The Caretaker: REVIEW - Chichester takes exquisite care of Pinter's masterpiece

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The Caretaker by Harold Pinter has opened at the Minerva Theatre, Chichester. It marks Chichester Festival Theatre artistic director Justin Audibert’s own directorial debut at the theatre. Gary Shipton was in the audience.

The grim setting of a semi-derelict room in a West London house in the late 1950s is hardly uplifting. A bucket catches the irregular raindrops through the leaking roof; a half open window allows a damp, chill air to swirl above the neighbouring bed.

Into this brooding environment Aston (Adam Gillen) invites homeless Davies (Ian McDiarmid) after rescuing him from a bar fight.

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Soon we are to meet Aston’s brother Mick (Jack Riddiford) with his dream to replace the clutter and decay with something altogether chic.

The Caretaker at Chichester Festival Theatre. Photograph: Ellie KurttzThe Caretaker at Chichester Festival Theatre. Photograph: Ellie Kurttz
The Caretaker at Chichester Festival Theatre. Photograph: Ellie Kurttz

Harold Pinter’s classic is short on plot and the characters are drawn with the clarity of a stump of artist’s charcoal.

But the dialogue has a rhythm which creates an almost poetic resonance and there is a gentle repetition of the words which delivers a much greater impact than if the sentences were more economical.

It all serves to paint in dark colour the mood of the time and through the haze of ambiguity to get a real sense of the defining shapes of the three individuals. Davies is a manipulator but only as far as it will serve his basic needs of survival – so he adapts his approach to the brothers in ways that he believes will best keep an albeit very leaky roof over his head. He is on a perpetual mission to mission to visit Sidcup to collect his ‘identity papers’ – an expedition that is doomed never to take place.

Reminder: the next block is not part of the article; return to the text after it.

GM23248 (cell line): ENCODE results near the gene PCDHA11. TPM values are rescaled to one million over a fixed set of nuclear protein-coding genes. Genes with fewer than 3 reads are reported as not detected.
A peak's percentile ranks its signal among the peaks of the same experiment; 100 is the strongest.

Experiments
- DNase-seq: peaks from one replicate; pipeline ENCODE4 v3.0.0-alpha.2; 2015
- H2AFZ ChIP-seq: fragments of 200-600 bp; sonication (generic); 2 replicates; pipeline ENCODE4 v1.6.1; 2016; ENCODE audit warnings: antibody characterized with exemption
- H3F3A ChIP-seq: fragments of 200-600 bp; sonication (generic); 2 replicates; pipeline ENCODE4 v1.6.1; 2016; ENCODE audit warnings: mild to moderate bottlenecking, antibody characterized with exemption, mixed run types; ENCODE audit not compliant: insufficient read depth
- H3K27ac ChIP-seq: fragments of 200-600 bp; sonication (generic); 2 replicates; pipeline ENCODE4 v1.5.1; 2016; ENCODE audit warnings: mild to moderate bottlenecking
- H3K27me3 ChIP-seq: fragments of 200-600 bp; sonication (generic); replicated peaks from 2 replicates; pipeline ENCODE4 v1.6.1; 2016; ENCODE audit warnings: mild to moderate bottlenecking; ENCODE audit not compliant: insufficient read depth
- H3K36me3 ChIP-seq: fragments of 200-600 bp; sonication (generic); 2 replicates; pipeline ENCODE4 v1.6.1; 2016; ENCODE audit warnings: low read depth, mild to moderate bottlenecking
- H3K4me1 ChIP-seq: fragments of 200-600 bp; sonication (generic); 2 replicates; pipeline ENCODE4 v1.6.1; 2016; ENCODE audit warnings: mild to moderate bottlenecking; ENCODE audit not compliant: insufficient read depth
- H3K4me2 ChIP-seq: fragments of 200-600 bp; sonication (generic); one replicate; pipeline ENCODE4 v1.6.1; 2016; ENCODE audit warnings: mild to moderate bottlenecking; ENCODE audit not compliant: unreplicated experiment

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Aston’s challenge is driven by his inability to understand, to communicate, and to think at speed, caused by what by today’s standards would seem barbaric electric shock treatment. His monologue describing that ordeal is arguably the pivot of the entire play.

Meanwhile Mick’s moods swing erratically and are underpinned by a default of violence. One moment he appears critical of his brother – the next entirely supportive as Davies seeks to echo what he believes are his views.

For all these reasons, The Caretaker is a tough gig for the cast of three and Justin Audibert has not taken the easy way out for his first hands-on director role at Chichester.

But fear not – they deliver an absolute masterclass in how to perfectly deliver Pinter. There is a lightness of touch which allows humour and humanity to shine through the bleak setting. Members of the audience itching to get on stage and give it a good tidy-up cannot fail to be utterly mesmerised.

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Every word delivered and redelivered is done so with exquisite timing and pace.

Frame this moment in gold and hang it in the theatre’s hall of fame. This interpretation of Pinter’s masterpiece is the real deal, the genuine article. A triumph not just in itself but confirmation that Chichester’s future could not be in safer hands than those of its latest artistic director.

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